Body plans knotweed risk guidance

Japanese knotweedThe invasive Japanese knotweed plant, feared for its potentially devastating effects on homes and gardens, is not necessarily a "life sentence" for a property, the Royal Institution of Chartered Surveyors (RICS) has said.
The professional body is proposing risk assessment guidelines on how the weed's presence can be taken into account when assessing the value of a house, which could limit the number of sales falling through.

The dense foreign invader commands a reputation as the scourge of gardens, frequently appearing on TV property shows for its ability to ruin landscapes by forcing its way through cracks and into drains, causing thousands of pounds of damage in its quest for water.

There have even been "rare and exceptional" reports of the weed causing more dramatic harm by ripping through foundations and pushing its way up inside the home.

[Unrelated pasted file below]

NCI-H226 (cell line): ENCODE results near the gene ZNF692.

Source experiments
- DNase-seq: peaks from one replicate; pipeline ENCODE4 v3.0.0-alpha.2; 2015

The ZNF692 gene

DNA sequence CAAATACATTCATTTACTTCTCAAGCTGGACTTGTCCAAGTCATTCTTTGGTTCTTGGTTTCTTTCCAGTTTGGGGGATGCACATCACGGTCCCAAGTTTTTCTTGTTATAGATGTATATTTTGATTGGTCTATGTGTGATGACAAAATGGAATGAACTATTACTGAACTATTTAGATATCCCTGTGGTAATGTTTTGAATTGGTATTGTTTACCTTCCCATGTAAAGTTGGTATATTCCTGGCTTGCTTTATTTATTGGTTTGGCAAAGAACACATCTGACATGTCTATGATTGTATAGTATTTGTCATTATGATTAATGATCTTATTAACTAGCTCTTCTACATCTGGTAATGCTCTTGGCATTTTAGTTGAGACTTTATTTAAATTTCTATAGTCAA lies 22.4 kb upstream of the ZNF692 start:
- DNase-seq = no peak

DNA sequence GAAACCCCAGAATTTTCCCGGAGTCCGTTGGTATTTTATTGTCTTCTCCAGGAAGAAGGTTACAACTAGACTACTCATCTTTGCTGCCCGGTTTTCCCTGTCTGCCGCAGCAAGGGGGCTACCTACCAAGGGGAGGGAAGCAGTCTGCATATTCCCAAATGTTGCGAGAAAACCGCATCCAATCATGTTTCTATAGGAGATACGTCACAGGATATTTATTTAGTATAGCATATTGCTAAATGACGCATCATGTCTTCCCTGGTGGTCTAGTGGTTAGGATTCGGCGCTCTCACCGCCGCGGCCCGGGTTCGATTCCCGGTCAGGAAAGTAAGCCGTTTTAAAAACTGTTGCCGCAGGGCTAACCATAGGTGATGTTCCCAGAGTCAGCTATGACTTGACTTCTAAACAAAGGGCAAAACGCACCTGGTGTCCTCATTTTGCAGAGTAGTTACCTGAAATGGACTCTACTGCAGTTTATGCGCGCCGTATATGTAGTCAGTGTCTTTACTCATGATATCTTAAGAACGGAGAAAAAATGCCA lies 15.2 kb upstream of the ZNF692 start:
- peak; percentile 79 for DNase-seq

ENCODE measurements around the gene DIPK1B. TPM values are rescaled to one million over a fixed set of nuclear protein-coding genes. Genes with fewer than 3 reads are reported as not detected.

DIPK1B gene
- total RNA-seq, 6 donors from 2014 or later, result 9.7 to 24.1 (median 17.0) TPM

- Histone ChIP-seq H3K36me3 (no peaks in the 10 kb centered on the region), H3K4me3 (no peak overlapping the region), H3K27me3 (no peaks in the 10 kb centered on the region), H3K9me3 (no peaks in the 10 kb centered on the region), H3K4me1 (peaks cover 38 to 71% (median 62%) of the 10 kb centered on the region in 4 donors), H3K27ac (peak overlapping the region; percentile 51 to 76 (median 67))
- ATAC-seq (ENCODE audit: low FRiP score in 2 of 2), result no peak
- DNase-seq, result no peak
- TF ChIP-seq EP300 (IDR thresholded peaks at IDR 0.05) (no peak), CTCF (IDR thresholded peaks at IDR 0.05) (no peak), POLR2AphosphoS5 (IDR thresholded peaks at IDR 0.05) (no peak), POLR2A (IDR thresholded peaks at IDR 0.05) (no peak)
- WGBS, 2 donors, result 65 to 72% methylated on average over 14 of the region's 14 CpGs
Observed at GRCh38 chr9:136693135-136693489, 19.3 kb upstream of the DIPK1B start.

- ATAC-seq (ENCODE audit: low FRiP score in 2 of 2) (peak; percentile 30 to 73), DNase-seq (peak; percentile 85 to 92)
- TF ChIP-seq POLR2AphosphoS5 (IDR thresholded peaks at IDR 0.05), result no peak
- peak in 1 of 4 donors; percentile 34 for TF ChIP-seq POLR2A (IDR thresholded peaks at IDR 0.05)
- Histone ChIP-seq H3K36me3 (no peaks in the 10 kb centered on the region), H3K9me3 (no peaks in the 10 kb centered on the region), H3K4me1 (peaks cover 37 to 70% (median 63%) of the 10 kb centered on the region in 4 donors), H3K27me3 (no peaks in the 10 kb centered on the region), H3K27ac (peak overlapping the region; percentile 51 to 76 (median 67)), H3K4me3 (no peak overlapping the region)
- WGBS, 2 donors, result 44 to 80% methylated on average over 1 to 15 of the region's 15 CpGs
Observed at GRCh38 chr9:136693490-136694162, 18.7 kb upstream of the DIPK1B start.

But RICS, which has opened a consultation on the issue, said concerns are often based on "misunderstanding and overreactions".

Sales have fallen through due to lenders turning down loans on properties blighted by Japanese knotweed, the professional body said.

But it added that while the plant is hard to control, with the right treatment "it needn't be a life sentence for a property".

The organisation suggested that the problem can be assimilated into the lending process in the same way that challenges such as building movement and asbestos have been dealt with.

RICS spokesman Philip Santo said: "When assessing market value, valuers must take account of a variety of factors and the presence and effects of Japanese knotweed is just one of the many considerations that may affect value.

"While this invasive, non-native plant can be difficult to control it should be recognised that timely and persistent treatment programmes can minimalise its impact."

© 2011 Press Association
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